The Ninth Plague: Darkness
Then the Lord said to Moses, “Stretch out your hand toward heaven so that there may be darkness over the land of Egypt, a darkness that can be felt.” So Moses stretched out his hand toward heaven, and there was dense darkness in all the land of Egypt for three days. People could not see one another, and for three days they could not move from where they were; but all the Israelites had light where they lived. Then Pharaoh summoned Moses, and said, “Go, worship the Lord. Only your flocks and your herds shall remain behind. Even your children may go with you.” But Moses said, “You must also let us have sacrifices and burnt offerings to sacrifice to the Lord our God. Our livestock also must go with us; not a hoof shall be left behind, for we must choose some of them for the worship of the Lord our God, and we will not know what to use to worship the Lord until we arrive there.” But the Lord hardened Pharaoh’s heart, and he was unwilling to let them go. Then Pharaoh said to him, “Get away from me! Take care that you do not see my face again, for on the day you see my face you shall die.” Moses said, “Just as you say! I will never see your face again.”
As it is written, “How beautiful are the feet of those who bring good news!” But not all have obeyed the good news; for Isaiah says, “Lord, who has believed our message?” So faith comes from what is heard, and what is heard comes through the word of Christ.
But I ask, have they not heard? Indeed they have; for
“Their voice has gone out to all the earth,
and their words to the ends of the world.”
Again I ask, did Israel not understand? First Moses says,
“I will make you jealous of those who are not a nation;
with a foolish nation I will make you angry.”
Then Isaiah is so bold as to say,
“I have been found by those who did not seek me;
I have shown myself to those who did not ask for me.”
But of Israel he says, “All day long I have held out my hands to a disobedient and contrary people.”
Did you know there is such thing as the study of divine beauty? There is a field called Theological Aesthetics. There have been many famous church leaders all the way back to the second century A.D. who have written and taught on the subject, particularly the question of how we represent God. It became a huge subject during the Reformation and caused major divisions between different branches of the Church. Now, some 500 years later, we have begun to have honest discussions about our perspectives and have placed this field in its rightful place among the studies of God.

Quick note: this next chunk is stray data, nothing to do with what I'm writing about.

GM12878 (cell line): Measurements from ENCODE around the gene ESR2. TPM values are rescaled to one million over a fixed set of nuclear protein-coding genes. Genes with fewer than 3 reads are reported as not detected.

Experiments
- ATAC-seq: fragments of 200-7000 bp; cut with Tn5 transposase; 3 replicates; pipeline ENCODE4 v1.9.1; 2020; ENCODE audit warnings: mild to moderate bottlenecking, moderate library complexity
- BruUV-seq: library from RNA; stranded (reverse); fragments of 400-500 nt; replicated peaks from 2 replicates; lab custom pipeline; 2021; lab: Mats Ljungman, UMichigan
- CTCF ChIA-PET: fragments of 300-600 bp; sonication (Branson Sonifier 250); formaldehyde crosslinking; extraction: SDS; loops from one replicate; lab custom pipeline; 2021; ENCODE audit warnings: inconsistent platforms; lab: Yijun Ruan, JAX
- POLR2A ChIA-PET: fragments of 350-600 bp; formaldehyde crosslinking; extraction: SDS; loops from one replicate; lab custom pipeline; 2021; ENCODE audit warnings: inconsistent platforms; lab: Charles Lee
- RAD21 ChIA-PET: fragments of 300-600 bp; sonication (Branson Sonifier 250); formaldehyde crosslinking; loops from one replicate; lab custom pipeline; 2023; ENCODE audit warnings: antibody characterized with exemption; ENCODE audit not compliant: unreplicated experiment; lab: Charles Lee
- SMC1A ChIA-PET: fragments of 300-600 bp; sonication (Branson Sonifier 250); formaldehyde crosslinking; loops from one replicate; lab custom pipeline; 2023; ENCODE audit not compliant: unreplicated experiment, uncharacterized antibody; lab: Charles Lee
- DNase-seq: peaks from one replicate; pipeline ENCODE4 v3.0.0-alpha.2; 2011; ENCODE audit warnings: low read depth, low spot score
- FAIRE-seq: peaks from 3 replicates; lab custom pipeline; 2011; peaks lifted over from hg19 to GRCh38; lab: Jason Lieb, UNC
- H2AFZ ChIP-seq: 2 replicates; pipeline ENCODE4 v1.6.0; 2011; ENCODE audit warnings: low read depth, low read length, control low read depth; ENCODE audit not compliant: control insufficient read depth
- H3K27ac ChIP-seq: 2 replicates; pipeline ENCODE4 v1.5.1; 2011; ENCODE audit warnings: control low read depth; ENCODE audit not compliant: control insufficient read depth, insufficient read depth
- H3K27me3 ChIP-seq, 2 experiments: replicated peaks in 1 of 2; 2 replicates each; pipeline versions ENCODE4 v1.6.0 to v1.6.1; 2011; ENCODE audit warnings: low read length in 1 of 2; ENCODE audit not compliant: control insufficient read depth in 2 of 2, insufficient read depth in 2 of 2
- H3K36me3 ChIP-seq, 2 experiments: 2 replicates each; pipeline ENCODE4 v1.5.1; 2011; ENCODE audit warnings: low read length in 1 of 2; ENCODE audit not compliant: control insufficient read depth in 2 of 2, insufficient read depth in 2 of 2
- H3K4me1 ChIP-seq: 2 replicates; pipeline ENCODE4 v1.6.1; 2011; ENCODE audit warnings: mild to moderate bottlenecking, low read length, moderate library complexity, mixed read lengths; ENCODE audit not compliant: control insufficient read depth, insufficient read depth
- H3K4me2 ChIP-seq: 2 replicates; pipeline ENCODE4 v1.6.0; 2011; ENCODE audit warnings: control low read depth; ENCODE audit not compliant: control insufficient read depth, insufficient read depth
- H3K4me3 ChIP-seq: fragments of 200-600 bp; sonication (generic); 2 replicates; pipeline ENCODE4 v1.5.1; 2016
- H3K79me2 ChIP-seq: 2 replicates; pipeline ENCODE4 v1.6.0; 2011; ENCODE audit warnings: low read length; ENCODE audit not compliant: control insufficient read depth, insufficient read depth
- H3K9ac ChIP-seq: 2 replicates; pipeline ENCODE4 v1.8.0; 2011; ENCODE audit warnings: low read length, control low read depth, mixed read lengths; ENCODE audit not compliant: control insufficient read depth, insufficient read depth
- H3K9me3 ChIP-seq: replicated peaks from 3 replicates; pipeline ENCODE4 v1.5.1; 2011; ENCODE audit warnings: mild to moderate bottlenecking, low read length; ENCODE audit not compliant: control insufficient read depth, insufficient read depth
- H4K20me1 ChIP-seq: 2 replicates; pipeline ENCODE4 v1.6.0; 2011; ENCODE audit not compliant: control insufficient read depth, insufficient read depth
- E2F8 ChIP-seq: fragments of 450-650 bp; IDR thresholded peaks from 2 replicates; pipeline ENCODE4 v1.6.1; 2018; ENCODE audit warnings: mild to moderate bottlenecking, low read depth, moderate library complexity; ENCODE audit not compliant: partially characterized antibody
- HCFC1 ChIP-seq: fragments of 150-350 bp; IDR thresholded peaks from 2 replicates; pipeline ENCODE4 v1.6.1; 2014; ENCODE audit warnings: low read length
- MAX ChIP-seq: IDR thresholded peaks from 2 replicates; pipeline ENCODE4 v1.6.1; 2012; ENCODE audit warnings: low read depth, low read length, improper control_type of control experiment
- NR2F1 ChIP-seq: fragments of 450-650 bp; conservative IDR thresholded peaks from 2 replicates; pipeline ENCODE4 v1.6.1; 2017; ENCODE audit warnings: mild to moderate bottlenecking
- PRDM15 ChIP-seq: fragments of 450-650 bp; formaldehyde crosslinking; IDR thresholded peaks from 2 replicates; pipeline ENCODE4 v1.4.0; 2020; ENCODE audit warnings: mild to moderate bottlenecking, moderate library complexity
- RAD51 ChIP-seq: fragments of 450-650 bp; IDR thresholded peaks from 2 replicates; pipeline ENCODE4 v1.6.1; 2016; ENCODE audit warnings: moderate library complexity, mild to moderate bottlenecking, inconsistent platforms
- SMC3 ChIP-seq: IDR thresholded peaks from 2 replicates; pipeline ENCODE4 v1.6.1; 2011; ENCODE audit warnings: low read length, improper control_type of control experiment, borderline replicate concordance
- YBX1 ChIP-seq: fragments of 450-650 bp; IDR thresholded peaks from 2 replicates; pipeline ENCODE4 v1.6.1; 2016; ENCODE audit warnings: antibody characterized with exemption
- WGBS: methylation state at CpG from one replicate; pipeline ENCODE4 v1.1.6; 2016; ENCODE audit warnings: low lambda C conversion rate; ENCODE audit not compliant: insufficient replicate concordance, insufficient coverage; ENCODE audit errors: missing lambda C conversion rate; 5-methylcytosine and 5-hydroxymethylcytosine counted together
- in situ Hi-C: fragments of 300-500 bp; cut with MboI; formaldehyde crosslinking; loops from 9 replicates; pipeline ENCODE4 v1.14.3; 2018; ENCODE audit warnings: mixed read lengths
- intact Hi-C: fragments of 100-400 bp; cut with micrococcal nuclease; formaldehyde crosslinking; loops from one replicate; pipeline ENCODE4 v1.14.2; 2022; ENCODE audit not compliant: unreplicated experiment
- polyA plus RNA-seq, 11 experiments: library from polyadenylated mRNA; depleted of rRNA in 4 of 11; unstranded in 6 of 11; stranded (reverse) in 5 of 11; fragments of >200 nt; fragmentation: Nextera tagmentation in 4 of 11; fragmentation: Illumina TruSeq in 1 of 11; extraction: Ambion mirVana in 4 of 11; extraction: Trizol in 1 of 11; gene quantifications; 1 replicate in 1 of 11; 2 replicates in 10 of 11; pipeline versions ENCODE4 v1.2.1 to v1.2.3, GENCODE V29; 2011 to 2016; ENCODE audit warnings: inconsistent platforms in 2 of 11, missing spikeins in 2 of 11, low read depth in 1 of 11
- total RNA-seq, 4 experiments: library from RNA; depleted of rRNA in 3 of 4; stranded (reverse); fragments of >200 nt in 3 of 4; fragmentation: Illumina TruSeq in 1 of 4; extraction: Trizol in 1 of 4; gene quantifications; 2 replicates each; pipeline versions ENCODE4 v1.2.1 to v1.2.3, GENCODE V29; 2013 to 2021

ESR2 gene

This study has an enormously subversive impact on worship planning and design. How? Consider that the subject of beauty involves more than just the eyes. It involves the ears. Does it matter to you whether music played for worship services sound beautiful? Do the smells of a church matter? Do the physical feeling of the experience draw you closer to God? Aesthetics matter. Indeed many of the points of division in worship, and often in church in general (ex. Arguments over the color of the carpet) come down to theological aesthetics.
If you had unlimited financial resources, and the approval of your church leaders, what would you change about your church? How long would your list of changes be? That is one way you begin to answer the question of what do you believe about the beauty of God.
One of the most important aspects of divine beauty is that we have to have access to sensing it. The most beautiful painting of Jesus does very little good locked away in a dark closet. The most beautiful hymn can be drowned out by the blare of car horns in a traffic jam. The Egyptians and the Hebrew people in the day of Moses found out that even the glory of the sunrise and sunset could be taken away and covered under the ugly shroud of darkness. That, in one sense, is the true understanding of ugliness. Ugliness is that which covers up or otherwise prevents the divulging of beauty. It is in the unveiling that beauty is witnessed.
Those who intentionally cover up God’s beauty therefore find themselves at odds with God’s purpose. Our reasons for covering up beauty may vary slightly, but they almost always come down to jealousy and selfishness, for we most often attempt to hide the beauty of others, not ourselves. So the opposite of beauty may not be ugliness… it may be jealousy. One gives. The other takes.
Where do you experience the Beauty of God?
Where have you experienced ugliness, covering up God’s beauty?
Do your personal experiences of God’s beauty prevent others from experiencing God with you?